A bill aiming to give Sacramento greater authority and say over a key air pollution body in the San Joaquin Valley was surprisingly vetoed by Gov. Gavin Newsom.
Newsom announced Friday he was vetoing Assembly Bill 2550, drafted by Asm. Joaquin Arambula (D–Fresno).
The bill, as designed, would allow the California Air Resources Board to intervene and assert control over the San Joaquin Valley Air Pollution Control District failed to meet specific federal air regulations.
In a veto message, Newsom noted that Arambula’s bill, the second such proposed intervention in local Valley government during this legislative year, was “unnecessary.”
“(State) statute already allows CARB to reject a local air district’s State Implementation Plan element if CARB finds, after a public hearing, that it does not meet the requirements of the Clean Air Act, including if the plan will not provide attainment by the deadline. As such, this bill is unnecessary,” Newsom said in the statement.
The veto was met with predictable dismay from Arambula and environmental advocates, who hoped to leverage Assembly Bill 2250 to as a method of dictating local air policy.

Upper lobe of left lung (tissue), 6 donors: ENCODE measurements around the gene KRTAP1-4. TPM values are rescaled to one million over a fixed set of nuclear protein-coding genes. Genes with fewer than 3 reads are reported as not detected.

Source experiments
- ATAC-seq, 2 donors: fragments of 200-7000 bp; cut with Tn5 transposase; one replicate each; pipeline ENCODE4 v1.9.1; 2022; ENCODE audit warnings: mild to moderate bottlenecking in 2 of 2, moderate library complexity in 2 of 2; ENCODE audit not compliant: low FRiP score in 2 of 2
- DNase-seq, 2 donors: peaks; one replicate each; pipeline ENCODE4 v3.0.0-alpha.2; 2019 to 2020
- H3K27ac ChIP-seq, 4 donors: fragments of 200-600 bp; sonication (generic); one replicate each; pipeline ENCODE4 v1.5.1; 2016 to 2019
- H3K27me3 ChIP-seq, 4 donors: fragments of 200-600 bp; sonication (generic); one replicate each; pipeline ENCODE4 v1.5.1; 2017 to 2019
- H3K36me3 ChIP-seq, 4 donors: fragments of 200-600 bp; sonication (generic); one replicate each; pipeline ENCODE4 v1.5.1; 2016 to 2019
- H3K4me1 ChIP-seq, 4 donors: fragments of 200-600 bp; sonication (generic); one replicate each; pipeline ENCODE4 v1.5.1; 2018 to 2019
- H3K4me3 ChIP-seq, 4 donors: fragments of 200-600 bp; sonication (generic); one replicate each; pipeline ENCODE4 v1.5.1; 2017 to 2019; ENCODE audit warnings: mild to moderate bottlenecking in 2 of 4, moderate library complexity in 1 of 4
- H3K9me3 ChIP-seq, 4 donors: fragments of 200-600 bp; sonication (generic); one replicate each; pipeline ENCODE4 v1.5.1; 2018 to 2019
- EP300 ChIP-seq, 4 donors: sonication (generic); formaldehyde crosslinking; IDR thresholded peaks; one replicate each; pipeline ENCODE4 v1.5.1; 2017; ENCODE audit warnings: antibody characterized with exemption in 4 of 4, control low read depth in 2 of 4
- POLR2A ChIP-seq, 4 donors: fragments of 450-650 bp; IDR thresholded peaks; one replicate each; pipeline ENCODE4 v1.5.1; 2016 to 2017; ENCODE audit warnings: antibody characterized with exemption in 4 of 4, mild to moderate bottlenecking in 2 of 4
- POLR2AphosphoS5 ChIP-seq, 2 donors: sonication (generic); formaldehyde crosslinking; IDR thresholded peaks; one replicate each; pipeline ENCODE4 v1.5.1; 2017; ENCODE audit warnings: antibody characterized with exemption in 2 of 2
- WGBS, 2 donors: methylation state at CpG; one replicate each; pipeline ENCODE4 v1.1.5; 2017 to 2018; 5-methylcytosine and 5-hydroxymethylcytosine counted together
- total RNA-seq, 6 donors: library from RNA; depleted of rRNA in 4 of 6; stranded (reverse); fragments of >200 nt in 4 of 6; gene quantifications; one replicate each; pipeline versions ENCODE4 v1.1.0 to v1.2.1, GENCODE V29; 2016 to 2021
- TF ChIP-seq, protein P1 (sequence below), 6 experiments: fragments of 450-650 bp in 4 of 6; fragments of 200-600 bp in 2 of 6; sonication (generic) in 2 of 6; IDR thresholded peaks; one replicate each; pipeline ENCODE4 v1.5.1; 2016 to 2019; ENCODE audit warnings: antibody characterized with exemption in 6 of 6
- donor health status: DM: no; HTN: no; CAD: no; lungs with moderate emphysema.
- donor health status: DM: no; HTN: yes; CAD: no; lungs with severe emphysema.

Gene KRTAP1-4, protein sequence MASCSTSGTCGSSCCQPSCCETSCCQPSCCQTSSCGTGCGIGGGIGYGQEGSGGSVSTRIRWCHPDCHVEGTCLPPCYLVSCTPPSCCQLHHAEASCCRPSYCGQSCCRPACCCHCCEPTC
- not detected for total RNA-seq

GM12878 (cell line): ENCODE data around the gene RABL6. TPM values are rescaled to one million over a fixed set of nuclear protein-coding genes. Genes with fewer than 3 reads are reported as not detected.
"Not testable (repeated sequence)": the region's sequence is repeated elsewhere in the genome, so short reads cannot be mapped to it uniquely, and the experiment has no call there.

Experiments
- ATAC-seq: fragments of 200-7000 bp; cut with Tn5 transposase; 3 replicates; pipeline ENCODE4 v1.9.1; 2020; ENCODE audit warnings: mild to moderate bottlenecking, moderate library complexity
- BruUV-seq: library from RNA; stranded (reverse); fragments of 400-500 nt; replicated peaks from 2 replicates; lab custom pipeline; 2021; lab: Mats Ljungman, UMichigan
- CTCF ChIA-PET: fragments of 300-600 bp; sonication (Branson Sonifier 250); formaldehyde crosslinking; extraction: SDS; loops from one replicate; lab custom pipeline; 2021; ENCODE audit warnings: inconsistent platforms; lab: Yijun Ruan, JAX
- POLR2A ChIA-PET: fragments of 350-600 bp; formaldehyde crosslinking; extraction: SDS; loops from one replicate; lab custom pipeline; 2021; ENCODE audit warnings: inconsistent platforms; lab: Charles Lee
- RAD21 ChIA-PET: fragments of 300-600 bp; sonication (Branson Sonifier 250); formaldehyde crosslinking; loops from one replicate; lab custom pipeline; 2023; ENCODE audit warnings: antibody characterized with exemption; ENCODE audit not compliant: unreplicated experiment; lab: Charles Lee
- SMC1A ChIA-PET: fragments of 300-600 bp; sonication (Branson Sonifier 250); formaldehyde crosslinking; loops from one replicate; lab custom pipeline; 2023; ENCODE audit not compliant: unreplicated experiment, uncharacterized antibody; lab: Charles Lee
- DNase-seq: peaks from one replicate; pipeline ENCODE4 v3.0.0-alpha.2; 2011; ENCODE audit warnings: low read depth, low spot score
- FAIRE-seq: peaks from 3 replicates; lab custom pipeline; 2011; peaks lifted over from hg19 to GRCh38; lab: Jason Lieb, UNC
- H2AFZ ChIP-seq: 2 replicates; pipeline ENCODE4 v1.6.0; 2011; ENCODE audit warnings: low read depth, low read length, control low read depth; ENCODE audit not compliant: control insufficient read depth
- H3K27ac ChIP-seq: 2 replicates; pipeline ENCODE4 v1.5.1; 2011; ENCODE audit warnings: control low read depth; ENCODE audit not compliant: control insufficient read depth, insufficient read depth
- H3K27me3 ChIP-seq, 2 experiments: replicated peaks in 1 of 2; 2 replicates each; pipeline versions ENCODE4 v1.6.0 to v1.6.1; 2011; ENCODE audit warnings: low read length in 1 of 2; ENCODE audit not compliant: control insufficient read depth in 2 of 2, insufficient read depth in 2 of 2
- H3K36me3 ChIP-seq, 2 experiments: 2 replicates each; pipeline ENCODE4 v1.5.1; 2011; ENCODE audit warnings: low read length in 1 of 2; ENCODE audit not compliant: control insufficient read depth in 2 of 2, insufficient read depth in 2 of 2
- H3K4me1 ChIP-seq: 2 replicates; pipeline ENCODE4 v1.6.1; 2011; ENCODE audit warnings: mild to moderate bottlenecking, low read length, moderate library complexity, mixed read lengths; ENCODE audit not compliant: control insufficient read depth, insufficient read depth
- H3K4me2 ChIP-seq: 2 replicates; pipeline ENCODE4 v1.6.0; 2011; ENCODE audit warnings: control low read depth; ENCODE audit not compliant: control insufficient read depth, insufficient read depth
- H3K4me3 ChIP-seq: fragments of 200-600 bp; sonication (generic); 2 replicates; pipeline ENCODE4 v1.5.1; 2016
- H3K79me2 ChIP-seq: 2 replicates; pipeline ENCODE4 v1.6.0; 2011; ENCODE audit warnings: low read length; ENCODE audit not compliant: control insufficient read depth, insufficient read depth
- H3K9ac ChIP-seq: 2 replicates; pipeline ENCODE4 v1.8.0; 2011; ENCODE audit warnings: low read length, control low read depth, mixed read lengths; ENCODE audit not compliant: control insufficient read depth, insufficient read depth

“We need CARB to more urgently use its tools and authority in our Valley. I will continue to fight for clean air in our region and joining with our advocates to address this crisis. The health, well-being, and lives of our people depend on it,” Arambula said in response to Newsom’s veto.
“Governor Newsom failed the breathers of the San Joaquin Valley, especially low-income communities and communities of color who breathe some of the dirtiest air in the nation,” said Central Valley Air Quality Coalition chief Dr. Catherine Garoupa White in a statement.
The bill faced significant opposition from the San Joaquin Valley Air Pollution Control District along with six of its eight county members – Fresno, Tulare, Kings, Kern, Madera, and Merced.
While circulating the legislature, the Arambula-led measure received zero support from Valley Democrats, including Asms. Adam Gray (D–Merced), Rudy Salas (D–Bakersfield) and Sens. Anna Caballero (D–Salinas) and Melissa Hurtado (D–Sanger).